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Ani's Math Story

Article | May 27, 2020

I’ve always had a love/hate relationship with math, leaning heavily towards the latter. It was always something I was good at, but didn’t enjoy. Quite frankly, it still stuns me on a regular basis that I’ve ended up working for a math company. Let me try to parse this out by saying that math has been intrinsically tied to every definitive choice I’ve made, consciously or unconsciously. Flash backwards—I’m 4. My mom is teaching me long division, insisting that this is absolutely crucial for how I map the rest of my life. I assume this is how the rest of my peers spend their time, completely oblivious to the fact that other neighborhood children are outside, running around on playgrounds, doing cartwheels up and down their sunlit front yards. Instead, I’m grinding away. I think I remember this as fun. I think I ask my mom to give me another multiplication problem.

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What can early career researchers gain from External Examiner training?

Article | August 17, 2020

In early May 2020, Advance HE sent out a call for academics to participate in 'external examiner training' which is certificated as continued professional development. For me, it was astounding that within forty-five minutes of sending the initial call for participants the workshop sessions had all been filled, and a second email was issued advising that interested participants were now being wait-listed. This surge of interest was intriguing as it seemed to either suggest that academics in HE were quite eager for CPD opportunities, or that any training regarding the process and diligences of 'external examining' had much to be desired. I considered myself fortunate to make the cut and found the five-units of training spread over four-weeks of participation to be informative, though not quite what I had initially expected.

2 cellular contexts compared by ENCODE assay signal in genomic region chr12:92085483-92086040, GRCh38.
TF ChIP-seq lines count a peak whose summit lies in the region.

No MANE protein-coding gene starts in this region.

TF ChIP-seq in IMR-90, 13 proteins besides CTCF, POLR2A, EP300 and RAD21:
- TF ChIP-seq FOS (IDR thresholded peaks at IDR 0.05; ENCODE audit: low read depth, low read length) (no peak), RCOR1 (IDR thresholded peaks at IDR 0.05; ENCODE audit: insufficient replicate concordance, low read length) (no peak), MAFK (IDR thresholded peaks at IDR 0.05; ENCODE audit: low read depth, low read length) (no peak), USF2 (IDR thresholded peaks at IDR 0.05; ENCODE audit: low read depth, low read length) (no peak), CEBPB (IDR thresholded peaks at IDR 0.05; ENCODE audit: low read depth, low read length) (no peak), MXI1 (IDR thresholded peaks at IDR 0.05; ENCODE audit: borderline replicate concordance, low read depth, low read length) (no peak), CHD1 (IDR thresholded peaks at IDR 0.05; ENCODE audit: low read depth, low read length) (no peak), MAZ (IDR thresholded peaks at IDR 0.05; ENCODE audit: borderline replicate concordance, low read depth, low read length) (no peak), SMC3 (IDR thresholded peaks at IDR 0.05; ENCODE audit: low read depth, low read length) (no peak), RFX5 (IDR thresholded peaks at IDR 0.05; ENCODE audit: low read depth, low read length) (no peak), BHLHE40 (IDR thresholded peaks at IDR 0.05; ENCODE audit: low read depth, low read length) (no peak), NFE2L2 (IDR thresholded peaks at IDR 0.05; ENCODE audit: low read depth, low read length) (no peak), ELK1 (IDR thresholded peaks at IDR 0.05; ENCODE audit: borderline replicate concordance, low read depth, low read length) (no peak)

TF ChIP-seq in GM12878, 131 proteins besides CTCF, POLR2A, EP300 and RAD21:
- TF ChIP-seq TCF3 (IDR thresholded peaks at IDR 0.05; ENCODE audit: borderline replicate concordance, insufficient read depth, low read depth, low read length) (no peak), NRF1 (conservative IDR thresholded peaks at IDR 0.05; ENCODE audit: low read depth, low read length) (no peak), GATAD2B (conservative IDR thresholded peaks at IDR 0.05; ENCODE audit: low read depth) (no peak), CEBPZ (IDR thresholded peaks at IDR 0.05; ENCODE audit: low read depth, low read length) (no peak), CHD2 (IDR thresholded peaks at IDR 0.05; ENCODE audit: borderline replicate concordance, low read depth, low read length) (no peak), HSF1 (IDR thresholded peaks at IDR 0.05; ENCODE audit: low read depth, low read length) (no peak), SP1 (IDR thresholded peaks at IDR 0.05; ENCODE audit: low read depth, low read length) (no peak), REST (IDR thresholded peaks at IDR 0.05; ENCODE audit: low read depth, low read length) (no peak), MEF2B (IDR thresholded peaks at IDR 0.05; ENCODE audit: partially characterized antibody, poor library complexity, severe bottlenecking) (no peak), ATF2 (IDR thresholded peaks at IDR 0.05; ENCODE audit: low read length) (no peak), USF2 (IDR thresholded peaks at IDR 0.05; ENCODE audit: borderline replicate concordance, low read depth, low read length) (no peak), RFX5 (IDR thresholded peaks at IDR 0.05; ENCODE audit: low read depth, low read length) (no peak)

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The benefits of using virtual reality in college

Article | February 11, 2020

The use of virtual reality in education has been a rising trend for a while now. At first, the equipment and software necessary to use VR technology for academic purposes were not as affordable as it is nowadays. However, because of the benefits that both students and universities experienced through the use of digital learning aids VR became quite an appealing tech for professors and students alike. Still, there is a wide misconception that VR equipment and software are only intended for entertainment systems like video games and virtual roller-coaster rides. In this article, we’re going to list some of the major benefits of VR for college students.

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Spotlight

IXL Learning

IXL Learning is an educational technology company that delivers an immersive e-learning experience—for all students, in all grades, in math, English language arts, science, and social studies. With 1 in 9 students already using IXL in the U.S., and over 25 billion questions asked and answered around the world, IXL is helping schools successfully use technology to improve teaching and learning. From algebra to adverbs, molecules to maps, IXL’s content and technology enable fresh, engaging, and personalized experiences that spark curiosity and build confidence. Other products include Quia Web, the original “create-your-own” website for teachers, and Quia Books, the leading online platform for world-language courses.